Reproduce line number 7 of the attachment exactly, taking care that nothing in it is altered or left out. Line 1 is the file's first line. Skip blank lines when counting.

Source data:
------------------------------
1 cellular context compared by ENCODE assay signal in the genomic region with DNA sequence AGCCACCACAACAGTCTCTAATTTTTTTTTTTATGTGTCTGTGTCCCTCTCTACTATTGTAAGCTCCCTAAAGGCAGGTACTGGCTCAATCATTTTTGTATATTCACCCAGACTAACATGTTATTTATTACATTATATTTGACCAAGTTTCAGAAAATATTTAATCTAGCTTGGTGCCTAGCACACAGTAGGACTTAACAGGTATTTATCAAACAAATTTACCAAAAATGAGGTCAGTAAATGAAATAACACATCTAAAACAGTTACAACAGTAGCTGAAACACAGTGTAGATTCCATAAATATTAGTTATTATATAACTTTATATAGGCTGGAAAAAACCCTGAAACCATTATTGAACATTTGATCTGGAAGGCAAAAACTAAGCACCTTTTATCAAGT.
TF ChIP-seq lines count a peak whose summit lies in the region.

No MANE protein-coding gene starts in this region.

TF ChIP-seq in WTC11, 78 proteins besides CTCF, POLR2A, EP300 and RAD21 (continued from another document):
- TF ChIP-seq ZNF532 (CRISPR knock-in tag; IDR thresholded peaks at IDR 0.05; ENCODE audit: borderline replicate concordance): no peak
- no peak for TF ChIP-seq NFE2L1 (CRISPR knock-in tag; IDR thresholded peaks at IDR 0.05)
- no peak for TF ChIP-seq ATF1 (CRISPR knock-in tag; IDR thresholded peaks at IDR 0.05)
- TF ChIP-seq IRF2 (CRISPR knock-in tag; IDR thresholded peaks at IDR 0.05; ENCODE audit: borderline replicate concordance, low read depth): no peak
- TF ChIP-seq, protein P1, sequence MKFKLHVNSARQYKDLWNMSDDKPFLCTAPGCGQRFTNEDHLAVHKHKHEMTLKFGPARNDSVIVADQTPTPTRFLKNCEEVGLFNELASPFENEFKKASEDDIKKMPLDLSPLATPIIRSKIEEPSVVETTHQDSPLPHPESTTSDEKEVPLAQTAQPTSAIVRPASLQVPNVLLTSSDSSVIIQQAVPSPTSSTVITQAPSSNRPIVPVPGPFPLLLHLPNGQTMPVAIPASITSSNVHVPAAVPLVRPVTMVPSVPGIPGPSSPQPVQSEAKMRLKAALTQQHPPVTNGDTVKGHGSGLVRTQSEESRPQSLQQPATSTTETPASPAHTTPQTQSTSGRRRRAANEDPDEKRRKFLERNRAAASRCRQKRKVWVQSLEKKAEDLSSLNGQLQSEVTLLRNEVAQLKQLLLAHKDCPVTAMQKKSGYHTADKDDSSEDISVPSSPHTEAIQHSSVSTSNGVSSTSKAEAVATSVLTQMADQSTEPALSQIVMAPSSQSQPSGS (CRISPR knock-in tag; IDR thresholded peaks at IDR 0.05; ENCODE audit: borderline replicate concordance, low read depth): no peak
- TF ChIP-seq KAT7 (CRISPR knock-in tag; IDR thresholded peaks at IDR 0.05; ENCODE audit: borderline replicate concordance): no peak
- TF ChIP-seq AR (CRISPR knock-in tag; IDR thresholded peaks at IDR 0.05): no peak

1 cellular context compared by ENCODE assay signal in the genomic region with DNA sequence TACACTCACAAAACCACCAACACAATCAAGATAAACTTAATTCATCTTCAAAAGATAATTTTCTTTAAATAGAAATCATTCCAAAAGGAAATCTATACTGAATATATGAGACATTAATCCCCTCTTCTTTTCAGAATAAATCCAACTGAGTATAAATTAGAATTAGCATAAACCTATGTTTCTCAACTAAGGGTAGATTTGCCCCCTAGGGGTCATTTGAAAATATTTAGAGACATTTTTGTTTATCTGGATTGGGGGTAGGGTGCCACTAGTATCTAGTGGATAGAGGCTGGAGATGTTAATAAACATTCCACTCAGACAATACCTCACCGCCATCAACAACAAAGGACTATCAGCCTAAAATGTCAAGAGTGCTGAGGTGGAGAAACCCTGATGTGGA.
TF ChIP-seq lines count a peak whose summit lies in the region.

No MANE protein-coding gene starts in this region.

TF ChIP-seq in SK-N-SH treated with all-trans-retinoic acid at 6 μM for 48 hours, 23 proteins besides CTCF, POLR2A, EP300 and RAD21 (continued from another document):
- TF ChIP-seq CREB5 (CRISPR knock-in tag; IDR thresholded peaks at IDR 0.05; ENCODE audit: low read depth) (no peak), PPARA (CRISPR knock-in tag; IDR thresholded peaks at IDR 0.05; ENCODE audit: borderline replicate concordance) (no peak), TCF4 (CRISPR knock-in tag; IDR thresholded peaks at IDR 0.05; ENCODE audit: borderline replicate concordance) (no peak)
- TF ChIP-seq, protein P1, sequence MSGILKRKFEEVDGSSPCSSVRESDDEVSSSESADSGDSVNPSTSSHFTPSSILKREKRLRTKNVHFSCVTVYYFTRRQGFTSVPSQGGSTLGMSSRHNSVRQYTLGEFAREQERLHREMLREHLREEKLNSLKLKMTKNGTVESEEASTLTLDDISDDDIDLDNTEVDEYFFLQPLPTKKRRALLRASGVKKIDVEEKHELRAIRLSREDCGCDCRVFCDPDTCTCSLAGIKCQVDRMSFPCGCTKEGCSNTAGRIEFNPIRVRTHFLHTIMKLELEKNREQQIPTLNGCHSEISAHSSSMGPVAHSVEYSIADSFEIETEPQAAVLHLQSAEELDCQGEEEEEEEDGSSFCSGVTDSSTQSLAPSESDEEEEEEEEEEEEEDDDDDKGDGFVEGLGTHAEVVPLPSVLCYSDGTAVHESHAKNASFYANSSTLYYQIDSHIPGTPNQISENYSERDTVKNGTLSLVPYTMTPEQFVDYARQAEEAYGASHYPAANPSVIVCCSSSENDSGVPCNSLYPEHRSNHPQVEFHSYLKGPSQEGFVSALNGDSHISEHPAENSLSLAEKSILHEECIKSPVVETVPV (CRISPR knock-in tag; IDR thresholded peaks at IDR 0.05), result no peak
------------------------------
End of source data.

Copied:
- no peak for TF ChIP-seq ATF1 (CRISPR knock-in tag; IDR thresholded peaks at IDR 0.05)